Question

Dear Mitch,

Next month is the anniversary of the birthday of the legendary escape-artist and magician, Harry Houdini. I am a full-time math teacher, but my life-long hobby is magic, and I have always enjoyed making Houdini's birthday into more of an in-school event than one usually sees. I try to give a fun math problem that has something to do with Houdini, and then, after we go through it on the board and the students check their work, I treat them to a brief magic show of my own (usually card tricks that involve a drop of math but mostly for entertainment). I've become sort of known for this day, at least within the small community of our middle school, and I was wondering if you happen to have any suggestions for the opening problem that would require a number of different operations to be utilized. If so, I would greatly appreciate it.

Thank you for your time,

Sincerely,

Mr. V.

Wilmington, DE

Answer

Dear Mr. V.,

Sure!

** QUESTION**:

If it took Harry Houdini 25 minutes to escape from a locked box, and that box was locked inside a trunk, and that trunk took him thirty minutes to escape, and that trunk was locked inside a large postal sack, and that sack took him eighteen minutes to escape, and that sack was locked inside a room, and the room took eleven minutes to escape, and the room was locked inside a ship, and the ship took one hour to escape and that ship was one mile from the shore, and that shoreline was 10 miles from the nearest telephone, and Houdini could swim ten miles per hour (WOW!), and the telephone had a line of people waiting to use it, and there were 11 people on that line and each one needed to speak for two minutes, and it took Mr. Houdini 38 minutes to talk someone into lending him enough change to make a telephone call, and the person he called took eight minutes to realize the ringing in his ear was actually a telephone and then required another five minutes to get himself over to the kitchen to pick up the receiver, our question is this:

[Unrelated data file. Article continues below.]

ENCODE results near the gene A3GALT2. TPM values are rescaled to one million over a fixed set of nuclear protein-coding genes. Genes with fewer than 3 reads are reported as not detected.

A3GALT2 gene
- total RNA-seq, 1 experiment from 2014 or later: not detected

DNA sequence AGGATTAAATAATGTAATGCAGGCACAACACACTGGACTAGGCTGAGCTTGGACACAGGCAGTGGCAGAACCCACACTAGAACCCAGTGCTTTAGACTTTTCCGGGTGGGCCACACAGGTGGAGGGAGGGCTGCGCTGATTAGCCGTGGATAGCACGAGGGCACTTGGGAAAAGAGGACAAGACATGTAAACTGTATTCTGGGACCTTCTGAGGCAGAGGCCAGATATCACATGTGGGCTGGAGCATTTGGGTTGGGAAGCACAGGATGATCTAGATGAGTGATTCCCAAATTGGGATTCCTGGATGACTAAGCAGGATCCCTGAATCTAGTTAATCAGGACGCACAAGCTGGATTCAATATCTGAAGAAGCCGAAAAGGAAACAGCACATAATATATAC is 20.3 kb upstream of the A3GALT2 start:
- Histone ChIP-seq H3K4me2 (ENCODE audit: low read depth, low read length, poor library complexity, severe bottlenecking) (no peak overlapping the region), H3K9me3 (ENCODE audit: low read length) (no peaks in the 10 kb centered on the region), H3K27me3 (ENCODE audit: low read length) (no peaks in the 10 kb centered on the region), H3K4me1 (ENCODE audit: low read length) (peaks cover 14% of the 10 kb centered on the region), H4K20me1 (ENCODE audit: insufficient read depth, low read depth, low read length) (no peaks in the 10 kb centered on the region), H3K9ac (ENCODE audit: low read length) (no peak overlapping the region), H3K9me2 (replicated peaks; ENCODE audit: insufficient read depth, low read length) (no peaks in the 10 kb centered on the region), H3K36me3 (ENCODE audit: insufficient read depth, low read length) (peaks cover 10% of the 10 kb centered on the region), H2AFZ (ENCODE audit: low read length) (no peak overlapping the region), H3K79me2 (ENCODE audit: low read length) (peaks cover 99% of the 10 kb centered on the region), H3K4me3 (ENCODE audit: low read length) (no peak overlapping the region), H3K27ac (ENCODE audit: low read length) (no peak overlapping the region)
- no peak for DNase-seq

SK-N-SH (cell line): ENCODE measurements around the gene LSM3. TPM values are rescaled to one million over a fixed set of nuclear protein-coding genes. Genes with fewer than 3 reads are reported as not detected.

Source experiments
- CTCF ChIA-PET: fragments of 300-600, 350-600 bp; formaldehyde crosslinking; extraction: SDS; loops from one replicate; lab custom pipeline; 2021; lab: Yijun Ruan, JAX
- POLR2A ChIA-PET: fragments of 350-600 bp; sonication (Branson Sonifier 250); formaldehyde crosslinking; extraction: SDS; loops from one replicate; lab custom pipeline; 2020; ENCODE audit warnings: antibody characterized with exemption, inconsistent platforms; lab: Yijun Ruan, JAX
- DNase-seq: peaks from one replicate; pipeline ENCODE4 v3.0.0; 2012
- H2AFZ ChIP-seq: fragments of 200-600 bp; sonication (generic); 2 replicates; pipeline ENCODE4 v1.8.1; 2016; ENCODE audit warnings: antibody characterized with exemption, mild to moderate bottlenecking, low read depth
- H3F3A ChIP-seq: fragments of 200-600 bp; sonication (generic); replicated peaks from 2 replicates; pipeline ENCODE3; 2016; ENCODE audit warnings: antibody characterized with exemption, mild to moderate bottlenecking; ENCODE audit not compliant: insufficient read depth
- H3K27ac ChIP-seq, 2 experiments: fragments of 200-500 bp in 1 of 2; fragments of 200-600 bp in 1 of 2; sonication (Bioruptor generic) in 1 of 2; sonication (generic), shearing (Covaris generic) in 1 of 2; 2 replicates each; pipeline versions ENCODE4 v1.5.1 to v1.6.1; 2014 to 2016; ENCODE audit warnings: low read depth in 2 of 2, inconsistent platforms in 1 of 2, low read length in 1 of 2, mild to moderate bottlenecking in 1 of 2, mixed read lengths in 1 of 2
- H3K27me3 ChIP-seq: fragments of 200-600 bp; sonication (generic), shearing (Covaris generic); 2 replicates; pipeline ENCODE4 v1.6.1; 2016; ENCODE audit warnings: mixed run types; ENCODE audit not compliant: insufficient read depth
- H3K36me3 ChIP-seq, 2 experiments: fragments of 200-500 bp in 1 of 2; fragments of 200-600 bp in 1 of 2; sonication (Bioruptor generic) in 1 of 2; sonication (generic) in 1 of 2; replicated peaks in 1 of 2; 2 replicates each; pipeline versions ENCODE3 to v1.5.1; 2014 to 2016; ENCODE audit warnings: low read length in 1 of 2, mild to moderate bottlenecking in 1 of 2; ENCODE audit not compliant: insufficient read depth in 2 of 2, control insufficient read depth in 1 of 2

Ignoring the fact that the person Houdini called lived four hours away, had no idea how to get to the phone booth at which his buddy was standing, and owned no map and could not recall where he'd left the keys to his car, how much time will have passed from the moment Houdini began the series of escapes to the moment his friend arrives?

(In other words, for the purposes of simplification, let's let this friend be a magician too, and let's assume that his big trick was that he could instantaneously zap himself to wherever he needed to be.)

And the answer is. . .

Hope this helps,

Mitch